Women were the innovators in software development. As the NY Times Magazine writes:
Almost 200 years ago, the first person to be what we would now call a coder was, in fact, a woman: Lady Ada Lovelace.
As a young mathematician in England in 1833, she met Charles Babbage, an inventor who was struggling to design what he called the Analytical Engine, which would be made of metal gears and able to execute if/then commands and store information in memory.
Enthralled, Lovelace grasped the enormous potential of a device like this. A computer that could modify its own instructions and memory could be far more than a rote calculator, she realized.
To prove it, Lovelace wrote what is often regarded as the first computer program in history, an algorithm with which the Analytical Engine would calculate the Bernoulli sequence of numbers.
Lovelace and many other pioneering women are profiled in the article, including Mary Allen Wilkes, and of course, Grace Hopper.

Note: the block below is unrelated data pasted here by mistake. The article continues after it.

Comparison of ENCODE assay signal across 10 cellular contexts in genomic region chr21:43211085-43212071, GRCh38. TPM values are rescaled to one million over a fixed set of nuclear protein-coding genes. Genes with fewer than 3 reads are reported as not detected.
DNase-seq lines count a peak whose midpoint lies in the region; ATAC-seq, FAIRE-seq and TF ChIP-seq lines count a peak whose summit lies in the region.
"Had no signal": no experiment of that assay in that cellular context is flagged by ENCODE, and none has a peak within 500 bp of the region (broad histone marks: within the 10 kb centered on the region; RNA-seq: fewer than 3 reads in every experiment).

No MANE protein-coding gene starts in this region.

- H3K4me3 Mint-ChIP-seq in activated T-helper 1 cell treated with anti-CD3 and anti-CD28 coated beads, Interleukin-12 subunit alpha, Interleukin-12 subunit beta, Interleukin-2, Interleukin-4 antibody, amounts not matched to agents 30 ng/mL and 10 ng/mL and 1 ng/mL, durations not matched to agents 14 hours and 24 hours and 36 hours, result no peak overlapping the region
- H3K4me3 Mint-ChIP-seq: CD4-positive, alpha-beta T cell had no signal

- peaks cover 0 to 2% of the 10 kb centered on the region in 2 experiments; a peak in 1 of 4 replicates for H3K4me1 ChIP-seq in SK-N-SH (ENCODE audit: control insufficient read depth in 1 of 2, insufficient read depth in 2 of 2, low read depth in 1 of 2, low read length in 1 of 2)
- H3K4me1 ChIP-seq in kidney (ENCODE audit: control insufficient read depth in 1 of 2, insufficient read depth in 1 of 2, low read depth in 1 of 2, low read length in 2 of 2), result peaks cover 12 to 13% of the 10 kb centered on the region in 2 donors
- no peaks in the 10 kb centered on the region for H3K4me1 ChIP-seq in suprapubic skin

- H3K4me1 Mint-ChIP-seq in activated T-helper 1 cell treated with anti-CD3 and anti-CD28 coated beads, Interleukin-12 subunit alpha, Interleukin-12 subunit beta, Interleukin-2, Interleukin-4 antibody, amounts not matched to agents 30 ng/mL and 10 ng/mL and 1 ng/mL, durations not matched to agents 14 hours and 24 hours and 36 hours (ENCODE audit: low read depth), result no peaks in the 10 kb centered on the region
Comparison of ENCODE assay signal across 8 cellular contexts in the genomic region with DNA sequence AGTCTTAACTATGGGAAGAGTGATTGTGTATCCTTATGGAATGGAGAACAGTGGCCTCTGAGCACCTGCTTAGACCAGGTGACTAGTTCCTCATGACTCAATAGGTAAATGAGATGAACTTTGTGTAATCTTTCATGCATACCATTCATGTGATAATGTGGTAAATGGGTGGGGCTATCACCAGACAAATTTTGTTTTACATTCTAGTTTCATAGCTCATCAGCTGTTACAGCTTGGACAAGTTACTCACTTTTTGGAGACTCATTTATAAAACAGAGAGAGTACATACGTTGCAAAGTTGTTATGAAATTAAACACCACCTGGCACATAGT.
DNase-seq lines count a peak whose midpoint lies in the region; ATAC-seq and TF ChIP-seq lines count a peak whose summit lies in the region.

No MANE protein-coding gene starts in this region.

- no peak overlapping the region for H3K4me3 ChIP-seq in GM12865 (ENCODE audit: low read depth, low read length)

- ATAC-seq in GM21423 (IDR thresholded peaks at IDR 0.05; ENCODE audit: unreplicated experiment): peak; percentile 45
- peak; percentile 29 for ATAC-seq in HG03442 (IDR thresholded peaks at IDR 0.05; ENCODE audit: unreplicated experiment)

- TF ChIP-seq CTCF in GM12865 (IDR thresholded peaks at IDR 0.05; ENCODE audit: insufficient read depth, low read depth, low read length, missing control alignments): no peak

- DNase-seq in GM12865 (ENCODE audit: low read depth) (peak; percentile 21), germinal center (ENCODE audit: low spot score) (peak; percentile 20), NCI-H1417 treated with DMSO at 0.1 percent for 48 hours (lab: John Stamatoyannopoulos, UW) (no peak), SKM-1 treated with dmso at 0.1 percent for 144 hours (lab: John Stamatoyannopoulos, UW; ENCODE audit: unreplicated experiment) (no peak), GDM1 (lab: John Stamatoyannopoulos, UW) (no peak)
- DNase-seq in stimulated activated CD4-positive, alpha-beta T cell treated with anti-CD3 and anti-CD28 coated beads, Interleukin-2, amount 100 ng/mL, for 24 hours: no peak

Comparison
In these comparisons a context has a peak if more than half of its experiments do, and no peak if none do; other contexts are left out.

Today only about 16% of software developers are women. But there is a bright spot. Unlike most white-collar professions that have a gender pay gap (doctors and lawyers for example), women in tech get paid equally to men.
According to a study by Dice:
“Gender plays no role in compensation for technology professionals. That statement may seem shocking, however according to analysis of Dice’s annual salary survey data of more than 16,000 tech professionals, when comparing equal education levels, years of technical experience and job title, no gap exists.”
We hope good news like that will attract more women back to the career they helped define a generation ago.
We are proud to be part of the career journey of so many women who attended Coder Foundry and broke in the tech industry.
We’ve seen women from all career paths, and from all ages learn to code and get a job.